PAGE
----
• Avoid back alleys — The tiny alleys of the medina are beautiful to explore but sometimes they make you easy prey for scammers and thieves. Don’t venture too far away from the crowds.
  • Watch for scams — If someone asks you into their shop for tea, they are going to use that as a pretext to get you to buy something and, thanks to the engrained psychological idea of reciprocity, you’ll probably give in. Don’t let anyone ask you to write a letter or read a postcard that their “cousin” sent to them in English/French/whatever your native language is. It’s a ruse to get you into their store and wear you down. Same with letting someone put henna on your hand. Once these vendors have you, they will be relentless about you trying on clothes, buying something, or giving them money. Say “no thank-you” and walk away.
  • Say no to tour guides — The people saying “no money” definitely want your money. They will try to get you into their shops or take you places and ask for money for the service. Be firm and tell them no. It doesn’t matter their age or how helpful they are, if they start walking with you, they will ask for money!
  • Always negotiate taxi prices up front — Always negotiate the price for taxis before you get in, as prices are going to be substantially inflated when you arrive at your destination.

While this is good advice for any country, Morocco is more intense than your average destination due to the sheer number of people who will give you unwanted attention. It takes a lot of energy to always be on your guard in a place where the simple act of asking for directions often leads people asking for money.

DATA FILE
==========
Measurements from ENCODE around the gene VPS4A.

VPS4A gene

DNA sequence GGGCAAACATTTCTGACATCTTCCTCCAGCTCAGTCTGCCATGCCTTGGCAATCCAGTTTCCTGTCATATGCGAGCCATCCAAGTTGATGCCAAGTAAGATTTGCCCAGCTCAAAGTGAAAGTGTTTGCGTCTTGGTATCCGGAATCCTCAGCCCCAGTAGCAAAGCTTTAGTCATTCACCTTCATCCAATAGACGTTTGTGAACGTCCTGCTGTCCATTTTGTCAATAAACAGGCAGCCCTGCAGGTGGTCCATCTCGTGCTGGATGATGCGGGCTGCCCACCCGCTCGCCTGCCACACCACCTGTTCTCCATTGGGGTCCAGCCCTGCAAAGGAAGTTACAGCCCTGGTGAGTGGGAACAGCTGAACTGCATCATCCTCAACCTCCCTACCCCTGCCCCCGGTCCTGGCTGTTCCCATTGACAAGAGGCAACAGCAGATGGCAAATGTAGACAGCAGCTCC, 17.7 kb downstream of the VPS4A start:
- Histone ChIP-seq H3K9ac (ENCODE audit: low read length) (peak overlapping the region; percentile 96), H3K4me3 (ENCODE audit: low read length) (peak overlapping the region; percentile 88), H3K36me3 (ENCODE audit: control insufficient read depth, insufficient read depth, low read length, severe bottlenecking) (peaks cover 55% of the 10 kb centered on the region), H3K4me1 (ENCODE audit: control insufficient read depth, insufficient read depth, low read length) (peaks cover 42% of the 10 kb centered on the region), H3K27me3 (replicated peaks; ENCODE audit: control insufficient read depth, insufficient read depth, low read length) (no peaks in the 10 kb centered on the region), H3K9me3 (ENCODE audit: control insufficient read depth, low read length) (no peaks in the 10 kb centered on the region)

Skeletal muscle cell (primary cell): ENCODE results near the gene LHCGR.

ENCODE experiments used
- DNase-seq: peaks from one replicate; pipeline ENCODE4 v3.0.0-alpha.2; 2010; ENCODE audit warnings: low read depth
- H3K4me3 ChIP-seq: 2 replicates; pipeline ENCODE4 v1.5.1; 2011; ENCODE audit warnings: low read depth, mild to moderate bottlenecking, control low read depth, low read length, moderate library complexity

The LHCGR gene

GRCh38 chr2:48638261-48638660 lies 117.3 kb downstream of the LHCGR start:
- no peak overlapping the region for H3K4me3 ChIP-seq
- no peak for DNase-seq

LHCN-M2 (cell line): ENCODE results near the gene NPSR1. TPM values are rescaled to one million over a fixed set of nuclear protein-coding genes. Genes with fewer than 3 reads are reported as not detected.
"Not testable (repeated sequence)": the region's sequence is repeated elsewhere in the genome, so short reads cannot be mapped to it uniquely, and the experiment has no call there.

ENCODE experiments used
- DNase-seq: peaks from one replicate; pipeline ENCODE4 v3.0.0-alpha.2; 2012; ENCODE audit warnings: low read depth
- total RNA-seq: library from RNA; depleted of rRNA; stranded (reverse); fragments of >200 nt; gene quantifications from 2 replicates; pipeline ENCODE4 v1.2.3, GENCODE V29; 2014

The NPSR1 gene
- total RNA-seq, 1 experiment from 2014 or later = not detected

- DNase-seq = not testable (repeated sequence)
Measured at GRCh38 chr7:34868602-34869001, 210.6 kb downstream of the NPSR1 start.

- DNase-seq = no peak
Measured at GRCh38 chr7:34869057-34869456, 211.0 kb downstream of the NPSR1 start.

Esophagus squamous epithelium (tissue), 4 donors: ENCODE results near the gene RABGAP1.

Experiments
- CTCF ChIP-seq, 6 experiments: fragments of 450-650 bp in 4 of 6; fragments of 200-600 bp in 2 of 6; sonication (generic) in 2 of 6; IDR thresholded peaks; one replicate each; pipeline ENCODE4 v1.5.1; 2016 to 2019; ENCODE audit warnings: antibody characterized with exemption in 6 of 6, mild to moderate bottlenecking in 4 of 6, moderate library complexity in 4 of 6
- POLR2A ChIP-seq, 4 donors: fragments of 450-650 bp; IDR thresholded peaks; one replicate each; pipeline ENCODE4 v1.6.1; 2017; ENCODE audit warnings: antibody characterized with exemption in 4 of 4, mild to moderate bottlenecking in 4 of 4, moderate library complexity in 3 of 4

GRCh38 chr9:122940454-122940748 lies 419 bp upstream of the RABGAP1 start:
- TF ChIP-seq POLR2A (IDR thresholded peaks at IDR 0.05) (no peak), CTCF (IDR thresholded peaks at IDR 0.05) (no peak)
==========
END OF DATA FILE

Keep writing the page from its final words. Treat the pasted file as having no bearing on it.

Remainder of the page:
I was insulated because I was on a tour, but when I was alone or with just a few people, people came out of the woodwork, catcalled my friends, grabbed at the girls, and blocked entrances to restaurants in order to accost us. Even after a decade of travel, I found myself wishing I had a companion to share the mental burden and wanting to scream, “Leave me alone so I can just enjoy your country!”

Many people have asked me if they should go to Morocco alone. My honest answer is: I’m not sure. It was my first time in North Africa and it was an adjustment. I was glad to be on a tour and have a guide. If you don’t have a lot of travel experience or are a woman traveling alone, it might just be too much. I might suggest going on a tour first instead of exploring the country solo. It’s mentally exhausting and there are a lot of groping hands. Moreover, it is hard to get into the remote desert and mountains on the public transportation systems. I wouldn’t drive here either, as everyone races around mountain curves.

That’s not to say you could never travel solo here — if you are tough, you can — but overall, I would say it’s a country better suited for a tour. You’ll find it easier to get around and be insulated from the harassment.

Morocco was a battery on my senses — the food, the colors, the spices, the smells, andthe scenery were unforgettable. (Also the doors — they have such ornate and colorful doorways in Morocco. I have dozens of pictures of doors). I would 100% recommend to anyone that they visit the country, but make sure you keep an extra eye out (especially in Fez) and have a thick skin.

Editor’s Note: I went to Morocco with Intrepid Travel on their Best of Morocco tour. It was part of my ongoing partnership with Intrepid Travel. They covered the cost of the tour, flight, and meals.